Dispatches from the Creation Wars

The Reality of Gay Marriage

The parents of a gay man in Massachusetts have written a wonderful op-ed piece for the Boston Globe on the one year anniversary of the legalization of gay marriage in that state. Here is how it concludes:

But how could we as parents not do all we could to embrace our child? How could we not do all we could to strengthen our family? Many object to equal marriage because it represents an attack on family. This is tragic and wrong. Family means love and support for all, not the marginalization of one member of the family.

We have now had one year of legal same-sex marriage in our state. Despite predictions, we have not witnessed any threat to so-called “traditional marriage.” There has not been an attack on family, and almost all would admit that very little has changed. In fact, however, something has changed. Many of our citizens have experienced the joy of marriage for the first time where the laws of our state have said, “You are equal.” We have seen that joy in our son. To take that away would be an injustice. It would be devastating for our family and the real values we believe family should represent.

After seven years in a committed relationship, our son and his partner exchanged vows in front of 125 friends and family members. It brought home the reality that marriage is about two people who love each other and who desire to commit to a life together. We now realize how far our entire family has come in 12 years. Those hopes and dreams we had for our son prior to June 1993 have, in fact, now been realized. What more could we have wished for than to have our son find happiness and share his life with someone he loves?

What makes this more impressive is that the father, Chad Gifford, is a member of the nation’s economic elite as the former chairman of the Bank of America. Too many people continue to view this issue as one involving “them”, as an abstraction. But it’s not. It’s real people in real relationships. All the talk of “family values” and the “sanctity of marriage” is just window dressing around the genuine people who are affected by it. Never forget that.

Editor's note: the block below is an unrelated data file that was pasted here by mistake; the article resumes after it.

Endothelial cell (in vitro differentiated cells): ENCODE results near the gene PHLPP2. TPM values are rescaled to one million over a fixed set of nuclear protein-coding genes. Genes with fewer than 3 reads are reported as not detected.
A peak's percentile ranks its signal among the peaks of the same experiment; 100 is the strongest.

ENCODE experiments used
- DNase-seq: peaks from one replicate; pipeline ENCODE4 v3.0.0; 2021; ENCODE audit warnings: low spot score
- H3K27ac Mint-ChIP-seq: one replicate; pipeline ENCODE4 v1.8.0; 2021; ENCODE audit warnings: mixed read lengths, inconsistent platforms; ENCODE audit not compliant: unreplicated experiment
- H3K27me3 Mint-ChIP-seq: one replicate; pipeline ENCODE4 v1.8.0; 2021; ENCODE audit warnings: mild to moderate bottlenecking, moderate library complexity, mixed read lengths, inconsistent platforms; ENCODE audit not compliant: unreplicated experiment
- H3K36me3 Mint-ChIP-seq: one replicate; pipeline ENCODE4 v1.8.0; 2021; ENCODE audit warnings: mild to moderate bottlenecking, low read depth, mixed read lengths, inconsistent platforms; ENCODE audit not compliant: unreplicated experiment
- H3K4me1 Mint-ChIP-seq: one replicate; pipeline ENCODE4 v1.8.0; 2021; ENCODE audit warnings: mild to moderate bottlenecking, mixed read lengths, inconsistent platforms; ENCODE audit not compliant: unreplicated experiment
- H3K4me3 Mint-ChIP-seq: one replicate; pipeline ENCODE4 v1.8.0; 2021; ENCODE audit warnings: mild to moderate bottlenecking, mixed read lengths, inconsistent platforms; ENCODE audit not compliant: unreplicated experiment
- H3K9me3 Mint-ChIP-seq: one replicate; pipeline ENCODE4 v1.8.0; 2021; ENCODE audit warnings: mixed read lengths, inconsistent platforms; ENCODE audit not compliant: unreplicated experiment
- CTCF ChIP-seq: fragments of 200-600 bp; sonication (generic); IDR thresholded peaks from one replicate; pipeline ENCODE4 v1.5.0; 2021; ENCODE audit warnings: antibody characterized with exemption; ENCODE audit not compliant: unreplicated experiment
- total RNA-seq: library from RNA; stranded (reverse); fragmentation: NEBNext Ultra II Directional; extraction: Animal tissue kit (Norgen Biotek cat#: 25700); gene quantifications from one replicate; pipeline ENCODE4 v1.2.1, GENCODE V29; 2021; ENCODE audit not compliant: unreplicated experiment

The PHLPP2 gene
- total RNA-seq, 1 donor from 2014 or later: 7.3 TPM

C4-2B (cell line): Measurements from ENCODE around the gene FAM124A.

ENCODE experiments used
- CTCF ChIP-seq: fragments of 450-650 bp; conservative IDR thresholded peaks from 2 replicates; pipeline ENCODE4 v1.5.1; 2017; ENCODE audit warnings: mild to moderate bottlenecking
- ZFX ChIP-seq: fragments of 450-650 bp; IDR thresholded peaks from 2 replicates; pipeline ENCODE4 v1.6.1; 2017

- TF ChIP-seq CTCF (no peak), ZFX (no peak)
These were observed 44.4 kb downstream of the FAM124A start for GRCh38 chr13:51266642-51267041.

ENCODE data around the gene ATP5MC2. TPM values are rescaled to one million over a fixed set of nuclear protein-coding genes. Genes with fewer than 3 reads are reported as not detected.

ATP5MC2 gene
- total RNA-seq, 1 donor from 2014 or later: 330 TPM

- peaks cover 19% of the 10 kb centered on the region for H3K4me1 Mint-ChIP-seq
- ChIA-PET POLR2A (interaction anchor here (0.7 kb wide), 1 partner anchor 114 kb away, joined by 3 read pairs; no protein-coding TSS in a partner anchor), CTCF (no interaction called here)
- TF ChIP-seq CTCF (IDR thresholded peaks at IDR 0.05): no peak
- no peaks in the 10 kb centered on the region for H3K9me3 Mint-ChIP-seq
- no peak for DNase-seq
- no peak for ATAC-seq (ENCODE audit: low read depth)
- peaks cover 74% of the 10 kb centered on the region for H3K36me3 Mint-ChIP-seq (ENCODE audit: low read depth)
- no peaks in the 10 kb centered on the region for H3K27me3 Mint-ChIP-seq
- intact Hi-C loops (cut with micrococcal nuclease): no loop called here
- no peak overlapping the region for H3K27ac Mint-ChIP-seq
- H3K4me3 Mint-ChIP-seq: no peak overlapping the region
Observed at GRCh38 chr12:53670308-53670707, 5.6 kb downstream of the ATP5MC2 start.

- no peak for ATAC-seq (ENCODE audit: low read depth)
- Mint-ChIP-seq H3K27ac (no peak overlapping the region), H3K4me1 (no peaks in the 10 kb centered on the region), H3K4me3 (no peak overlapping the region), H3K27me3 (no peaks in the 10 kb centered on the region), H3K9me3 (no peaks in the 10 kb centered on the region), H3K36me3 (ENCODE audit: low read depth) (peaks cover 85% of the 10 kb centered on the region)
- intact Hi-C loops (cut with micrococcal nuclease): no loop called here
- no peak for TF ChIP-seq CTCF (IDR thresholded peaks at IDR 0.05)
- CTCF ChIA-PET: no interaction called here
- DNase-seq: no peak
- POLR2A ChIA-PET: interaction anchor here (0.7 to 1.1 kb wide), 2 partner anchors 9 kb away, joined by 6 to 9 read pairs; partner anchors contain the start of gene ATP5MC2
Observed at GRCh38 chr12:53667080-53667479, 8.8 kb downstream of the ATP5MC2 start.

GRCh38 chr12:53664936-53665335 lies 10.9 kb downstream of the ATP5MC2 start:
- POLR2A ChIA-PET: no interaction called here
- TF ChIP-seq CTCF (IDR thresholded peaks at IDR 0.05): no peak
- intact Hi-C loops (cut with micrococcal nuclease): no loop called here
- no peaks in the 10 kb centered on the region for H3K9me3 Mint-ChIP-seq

1. #1 raj
    May 25, 2005

    We live in a suburb of Boston. I’ve checked every day since 17 May 2004 and, as far as I can tell, the sky hasn’t fallen. It’s been windy and rainy here for the last couple of days, but the sky is still up there.

  2. #2 Jon Rowe
    May 25, 2005


    Did you listen to David Brudnoy. I used to enjoy his show when I went to Berklee College of Music in the early to mid-90s.

  3. #3 raj
    May 25, 2005

    Jon, yes, we most definitely listened to Brudnoy. He was excellent in the 1980s, and we were very upset when he almost died of HIV/AIDS in the early 1990s. We were pleased when he returned, and he was very pleasant for a while, but in the late 1990s he became an obnoxious ranter, for a reason that we could not figure out, so we stopped listening to him.

  4. #4 Jon Rowe
    May 25, 2005

    I actually kinda liked it when he became a “ranter.” He could be “Bob Grant” one minute, “William F. Buckley” the next, and the “Brian Lamb” the next.

    He seemed to be a truly remarkable guy too. I’m glad he got to live 10 more years after almost dying of AIDS.

  5. #5 Jason Kuznicki
    May 26, 2005

    The situation of gays in the United States reminds me of the Jews in late 19th- and early 20th-century Europe. In quite a few places (England, for example) and in many professions (banking, wholesale) they were quite well tolerated. In other places and other professions (Germany, many civil services and law), they were despised or excluded. Neither acceptance nor outright rejection prevailed–anxiety did. Eventually, though, the majority may well get tired of feeling anxious about the presence of a minority.

    The one thing that gives me some hope for a different outcome is that gays are almost inevitably born into families made up of heterosexuals. I hope it’s enough.

  6. #6 Bill Ware
    May 26, 2005


    Yes, near randomness is a great advantage. Blacks could be kept in “their part of town” since race runs in families. But as I pointed out in my post Genetic Basis for Sexual Orientation, there is no unique “gay gene” so anyone can have a gay child as the case of VP Cheney and his wife makes clear.

    Ho ho! Then there’s the case of our favorite conservative, Alan Keyes, of course.

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